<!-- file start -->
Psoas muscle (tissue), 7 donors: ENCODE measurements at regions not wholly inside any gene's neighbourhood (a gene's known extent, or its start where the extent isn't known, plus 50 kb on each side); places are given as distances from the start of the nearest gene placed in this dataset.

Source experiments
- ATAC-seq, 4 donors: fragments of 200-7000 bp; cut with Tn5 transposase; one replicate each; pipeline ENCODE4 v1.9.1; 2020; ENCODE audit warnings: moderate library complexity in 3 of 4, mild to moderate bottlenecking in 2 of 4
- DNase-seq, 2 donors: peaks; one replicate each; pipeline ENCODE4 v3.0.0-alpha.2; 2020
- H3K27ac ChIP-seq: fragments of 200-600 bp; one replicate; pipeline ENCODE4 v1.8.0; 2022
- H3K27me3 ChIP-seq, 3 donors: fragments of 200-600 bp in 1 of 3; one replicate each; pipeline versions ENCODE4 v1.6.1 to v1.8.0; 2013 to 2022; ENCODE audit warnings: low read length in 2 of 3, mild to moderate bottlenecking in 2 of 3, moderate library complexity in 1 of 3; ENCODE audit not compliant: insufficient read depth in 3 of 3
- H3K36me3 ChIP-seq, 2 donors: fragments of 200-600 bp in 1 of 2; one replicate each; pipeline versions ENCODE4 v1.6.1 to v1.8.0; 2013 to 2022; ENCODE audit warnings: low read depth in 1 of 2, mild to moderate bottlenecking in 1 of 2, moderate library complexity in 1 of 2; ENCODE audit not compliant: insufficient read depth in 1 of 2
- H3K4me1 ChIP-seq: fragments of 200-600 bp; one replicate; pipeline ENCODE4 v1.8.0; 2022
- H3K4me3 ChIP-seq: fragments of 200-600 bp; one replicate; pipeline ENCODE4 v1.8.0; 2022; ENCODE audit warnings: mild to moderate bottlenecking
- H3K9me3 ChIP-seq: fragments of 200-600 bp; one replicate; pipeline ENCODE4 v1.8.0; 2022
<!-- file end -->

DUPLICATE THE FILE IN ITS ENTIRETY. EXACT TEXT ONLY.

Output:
Psoas muscle (tissue), 7 donors: ENCODE measurements at regions not wholly inside any gene's neighbourhood (a gene's known extent, or its start where the extent isn't known, plus 50 kb on each side); places are given as distances from the start of the nearest gene placed in this dataset.

Source experiments
- ATAC-seq, 4 donors: fragments of 200-7000 bp; cut with Tn5 transposase; one replicate each; pipeline ENCODE4 v1.9.1; 2020; ENCODE audit warnings: moderate library complexity in 3 of 4, mild to moderate bottlenecking in 2 of 4
- DNase-seq, 2 donors: peaks; one replicate each; pipeline ENCODE4 v3.0.0-alpha.2; 2020
- H3K27ac ChIP-seq: fragments of 200-600 bp; one replicate; pipeline ENCODE4 v1.8.0; 2022
- H3K27me3 ChIP-seq, 3 donors: fragments of 200-600 bp in 1 of 3; one replicate each; pipeline versions ENCODE4 v1.6.1 to v1.8.0; 2013 to 2022; ENCODE audit warnings: low read length in 2 of 3, mild to moderate bottlenecking in 2 of 3, moderate library complexity in 1 of 3; ENCODE audit not compliant: insufficient read depth in 3 of 3
- H3K36me3 ChIP-seq, 2 donors: fragments of 200-600 bp in 1 of 2; one replicate each; pipeline versions ENCODE4 v1.6.1 to v1.8.0; 2013 to 2022; ENCODE audit warnings: low read depth in 1 of 2, mild to moderate bottlenecking in 1 of 2, moderate library complexity in 1 of 2; ENCODE audit not compliant: insufficient read depth in 1 of 2
- H3K4me1 ChIP-seq: fragments of 200-600 bp; one replicate; pipeline ENCODE4 v1.8.0; 2022
- H3K4me3 ChIP-seq: fragments of 200-600 bp; one replicate; pipeline ENCODE4 v1.8.0; 2022; ENCODE audit warnings: mild to moderate bottlenecking
- H3K9me3 ChIP-seq: fragments of 200-600 bp; one replicate; pipeline ENCODE4 v1.8.0; 2022